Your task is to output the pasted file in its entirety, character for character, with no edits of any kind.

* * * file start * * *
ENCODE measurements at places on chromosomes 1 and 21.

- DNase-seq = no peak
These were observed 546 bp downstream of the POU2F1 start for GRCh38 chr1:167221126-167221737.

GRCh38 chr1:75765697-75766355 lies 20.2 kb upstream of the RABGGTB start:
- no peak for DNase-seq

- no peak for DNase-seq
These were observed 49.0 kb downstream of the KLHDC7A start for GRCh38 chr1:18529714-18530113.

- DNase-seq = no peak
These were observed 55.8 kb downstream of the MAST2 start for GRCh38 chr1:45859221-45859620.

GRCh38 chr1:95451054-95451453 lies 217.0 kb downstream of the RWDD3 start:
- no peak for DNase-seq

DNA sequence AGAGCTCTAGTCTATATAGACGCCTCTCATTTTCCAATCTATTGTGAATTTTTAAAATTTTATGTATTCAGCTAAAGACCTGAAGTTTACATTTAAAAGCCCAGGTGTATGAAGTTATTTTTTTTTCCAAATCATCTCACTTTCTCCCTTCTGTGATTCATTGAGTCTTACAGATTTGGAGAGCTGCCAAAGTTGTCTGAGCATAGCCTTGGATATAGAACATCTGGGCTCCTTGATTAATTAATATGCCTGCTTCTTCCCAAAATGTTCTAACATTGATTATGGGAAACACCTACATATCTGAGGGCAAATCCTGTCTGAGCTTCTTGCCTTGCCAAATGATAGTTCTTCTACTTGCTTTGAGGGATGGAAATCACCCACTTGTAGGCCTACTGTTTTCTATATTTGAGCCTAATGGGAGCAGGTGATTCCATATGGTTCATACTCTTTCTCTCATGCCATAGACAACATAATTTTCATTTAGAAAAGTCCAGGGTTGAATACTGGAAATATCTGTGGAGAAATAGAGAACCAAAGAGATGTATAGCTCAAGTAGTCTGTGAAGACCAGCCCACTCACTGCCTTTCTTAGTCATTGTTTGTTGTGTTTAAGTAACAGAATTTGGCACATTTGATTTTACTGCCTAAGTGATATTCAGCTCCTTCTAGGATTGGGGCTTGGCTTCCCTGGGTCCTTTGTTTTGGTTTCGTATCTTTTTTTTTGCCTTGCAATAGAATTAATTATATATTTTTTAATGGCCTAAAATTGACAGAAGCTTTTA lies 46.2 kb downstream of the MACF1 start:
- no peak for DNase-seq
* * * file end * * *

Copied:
ENCODE measurements at places on chromosomes 1 and 21.

- DNase-seq = no peak
These were observed 546 bp downstream of the POU2F1 start for GRCh38 chr1:167221126-167221737.

GRCh38 chr1:75765697-75766355 lies 20.2 kb upstream of the RABGGTB start:
- no peak for DNase-seq

- no peak for DNase-seq
These were observed 49.0 kb downstream of the KLHDC7A start for GRCh38 chr1:18529714-18530113.

- DNase-seq = no peak
These were observed 55.8 kb downstream of the MAST2 start for GRCh38 chr1:45859221-45859620.

GRCh38 chr1:95451054-95451453 lies 217.0 kb downstream of the RWDD3 start:
- no peak for DNase-seq

DNA sequence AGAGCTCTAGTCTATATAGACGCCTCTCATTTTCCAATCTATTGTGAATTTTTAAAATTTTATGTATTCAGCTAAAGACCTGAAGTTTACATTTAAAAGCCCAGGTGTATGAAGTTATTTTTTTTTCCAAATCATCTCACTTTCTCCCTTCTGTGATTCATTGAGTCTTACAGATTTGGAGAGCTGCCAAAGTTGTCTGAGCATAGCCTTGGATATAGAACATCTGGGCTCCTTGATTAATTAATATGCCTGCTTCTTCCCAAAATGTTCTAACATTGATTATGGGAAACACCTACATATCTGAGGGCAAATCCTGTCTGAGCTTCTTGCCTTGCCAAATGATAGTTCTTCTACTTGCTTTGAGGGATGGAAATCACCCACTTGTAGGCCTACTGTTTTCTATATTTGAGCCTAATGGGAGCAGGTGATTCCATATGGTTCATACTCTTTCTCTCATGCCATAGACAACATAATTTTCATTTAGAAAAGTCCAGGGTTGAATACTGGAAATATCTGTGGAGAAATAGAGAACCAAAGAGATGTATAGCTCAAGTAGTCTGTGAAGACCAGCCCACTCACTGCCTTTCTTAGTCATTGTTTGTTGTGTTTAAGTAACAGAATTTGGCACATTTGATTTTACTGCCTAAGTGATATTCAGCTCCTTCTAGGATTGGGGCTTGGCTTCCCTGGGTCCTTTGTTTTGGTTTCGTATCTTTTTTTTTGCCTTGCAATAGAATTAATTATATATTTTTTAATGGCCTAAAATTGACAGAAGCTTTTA lies 46.2 kb downstream of the MACF1 start:
- no peak for DNase-seq